Letter to the Editor: Clarifying Thoughts on the Deficit, Debt and Social Security

In the May 6-13 edition of the Peninsula Pulse, Carol Jensen-Olson praised Biden and the Democrats for reducing the deficit. 

She, like many citizens, probably doesn’t understand the difference between the deficit and the debt. The deficit is the year-to-year issue of the government spending more than it receives in revenue. The debt is the accumulation of borrowings to fund those “losses.” They are not the same.

When Biden recently bragged that he had reduced the deficit, it was reminiscent of when one of my clients told me that things were much better this month: He lost only $95,000, whereas the preceding month he had lost $100,000. Time to celebrate! 

We are still bleeding “red” at a very minimally reduced rate. Of course, timing is everything. Biden made those comments prior to recognizing the expense of the aid to Ukraine. The last budget surplus was under a Republican: George W. Bush in 2001.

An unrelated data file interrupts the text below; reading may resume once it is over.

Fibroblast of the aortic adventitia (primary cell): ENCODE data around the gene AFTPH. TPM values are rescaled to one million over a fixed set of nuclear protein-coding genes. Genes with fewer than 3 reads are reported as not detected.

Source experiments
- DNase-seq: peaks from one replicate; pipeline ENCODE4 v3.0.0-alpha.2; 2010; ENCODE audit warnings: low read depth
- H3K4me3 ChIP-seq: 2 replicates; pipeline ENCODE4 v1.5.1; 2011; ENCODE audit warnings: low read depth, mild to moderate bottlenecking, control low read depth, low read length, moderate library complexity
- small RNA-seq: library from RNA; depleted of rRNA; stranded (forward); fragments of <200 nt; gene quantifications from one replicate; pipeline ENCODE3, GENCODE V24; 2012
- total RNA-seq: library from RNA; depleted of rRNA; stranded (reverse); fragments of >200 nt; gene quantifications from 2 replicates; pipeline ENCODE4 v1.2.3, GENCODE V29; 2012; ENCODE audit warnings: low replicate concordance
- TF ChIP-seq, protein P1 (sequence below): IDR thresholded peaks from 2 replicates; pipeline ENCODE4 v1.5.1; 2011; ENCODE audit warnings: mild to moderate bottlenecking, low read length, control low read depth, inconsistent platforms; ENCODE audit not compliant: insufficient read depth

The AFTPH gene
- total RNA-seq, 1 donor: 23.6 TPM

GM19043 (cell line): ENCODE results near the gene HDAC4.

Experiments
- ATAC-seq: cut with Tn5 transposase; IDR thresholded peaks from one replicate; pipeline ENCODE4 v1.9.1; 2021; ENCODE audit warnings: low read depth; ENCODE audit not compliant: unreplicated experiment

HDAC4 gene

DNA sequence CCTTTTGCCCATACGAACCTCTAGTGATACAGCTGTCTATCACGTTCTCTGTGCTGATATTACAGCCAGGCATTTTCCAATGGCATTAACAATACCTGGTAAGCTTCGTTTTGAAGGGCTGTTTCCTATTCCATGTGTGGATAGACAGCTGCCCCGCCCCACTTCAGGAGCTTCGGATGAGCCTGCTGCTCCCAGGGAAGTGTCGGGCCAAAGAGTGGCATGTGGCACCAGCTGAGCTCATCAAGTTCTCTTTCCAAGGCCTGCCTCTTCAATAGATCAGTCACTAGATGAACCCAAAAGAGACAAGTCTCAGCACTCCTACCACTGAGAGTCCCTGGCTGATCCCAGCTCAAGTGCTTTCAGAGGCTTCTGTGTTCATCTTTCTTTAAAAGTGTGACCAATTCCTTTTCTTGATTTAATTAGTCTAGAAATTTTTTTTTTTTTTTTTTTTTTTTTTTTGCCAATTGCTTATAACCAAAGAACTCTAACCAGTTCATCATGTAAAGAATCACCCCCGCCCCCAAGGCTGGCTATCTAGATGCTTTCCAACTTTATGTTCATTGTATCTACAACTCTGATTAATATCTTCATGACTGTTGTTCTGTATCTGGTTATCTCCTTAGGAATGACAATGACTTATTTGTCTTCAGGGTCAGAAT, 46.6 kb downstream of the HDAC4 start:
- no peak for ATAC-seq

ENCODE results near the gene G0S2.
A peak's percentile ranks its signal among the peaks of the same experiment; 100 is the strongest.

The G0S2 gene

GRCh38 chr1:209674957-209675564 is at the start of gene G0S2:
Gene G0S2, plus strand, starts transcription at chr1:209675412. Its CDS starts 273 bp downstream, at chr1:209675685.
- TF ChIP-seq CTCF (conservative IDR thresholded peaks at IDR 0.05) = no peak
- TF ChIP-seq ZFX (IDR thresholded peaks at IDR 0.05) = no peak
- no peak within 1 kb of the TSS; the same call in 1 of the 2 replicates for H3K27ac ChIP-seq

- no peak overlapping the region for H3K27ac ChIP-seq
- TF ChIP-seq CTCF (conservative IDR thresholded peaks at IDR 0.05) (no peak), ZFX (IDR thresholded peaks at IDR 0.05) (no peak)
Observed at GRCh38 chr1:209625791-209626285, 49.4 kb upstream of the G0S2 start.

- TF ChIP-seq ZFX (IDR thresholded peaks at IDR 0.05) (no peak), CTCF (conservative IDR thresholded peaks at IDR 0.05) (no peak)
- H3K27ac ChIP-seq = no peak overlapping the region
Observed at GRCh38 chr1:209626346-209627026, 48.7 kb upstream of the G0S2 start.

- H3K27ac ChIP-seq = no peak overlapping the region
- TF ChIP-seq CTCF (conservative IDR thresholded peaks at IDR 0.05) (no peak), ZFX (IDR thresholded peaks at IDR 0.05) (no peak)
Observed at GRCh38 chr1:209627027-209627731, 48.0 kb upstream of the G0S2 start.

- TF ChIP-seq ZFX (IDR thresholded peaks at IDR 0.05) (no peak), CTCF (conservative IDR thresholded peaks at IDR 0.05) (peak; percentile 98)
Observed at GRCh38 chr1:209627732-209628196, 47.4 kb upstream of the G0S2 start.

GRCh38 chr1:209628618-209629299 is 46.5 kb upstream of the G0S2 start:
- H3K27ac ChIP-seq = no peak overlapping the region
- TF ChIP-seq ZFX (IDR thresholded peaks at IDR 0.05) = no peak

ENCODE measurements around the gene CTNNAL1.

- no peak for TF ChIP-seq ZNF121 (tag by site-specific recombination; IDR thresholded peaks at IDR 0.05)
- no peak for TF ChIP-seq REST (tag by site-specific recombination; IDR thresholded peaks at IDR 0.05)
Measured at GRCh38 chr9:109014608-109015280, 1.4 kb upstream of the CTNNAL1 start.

Social Security is a separate issue. It is a line item in the budget, and for now, it takes in more than it pays out. That is projected to change during the next decade. In the meantime, this “excess” is loaned to the other branches of government. This myth about a “trust fund” is just that: a myth. It is full of IOUs from the federal government. 

The Democrats got behind the legislation that created IRAs and 401(k)s and have also gotten behind legislation that would mandate employer participation in the latter. Why? They recognize that Social Security in its present form is not sustainable given the changing demographics. 

However, that doesn’t stop them from debating a “wealth tax” to include those balances. This legislation has not happened yet. I believe any fix will involve increasing employee and employer taxes, adjusting benefit timing and potentially reducing benefits. New entrants to the workforce should plan accordingly.

Dick Pigeon

De Pere, Wisconsin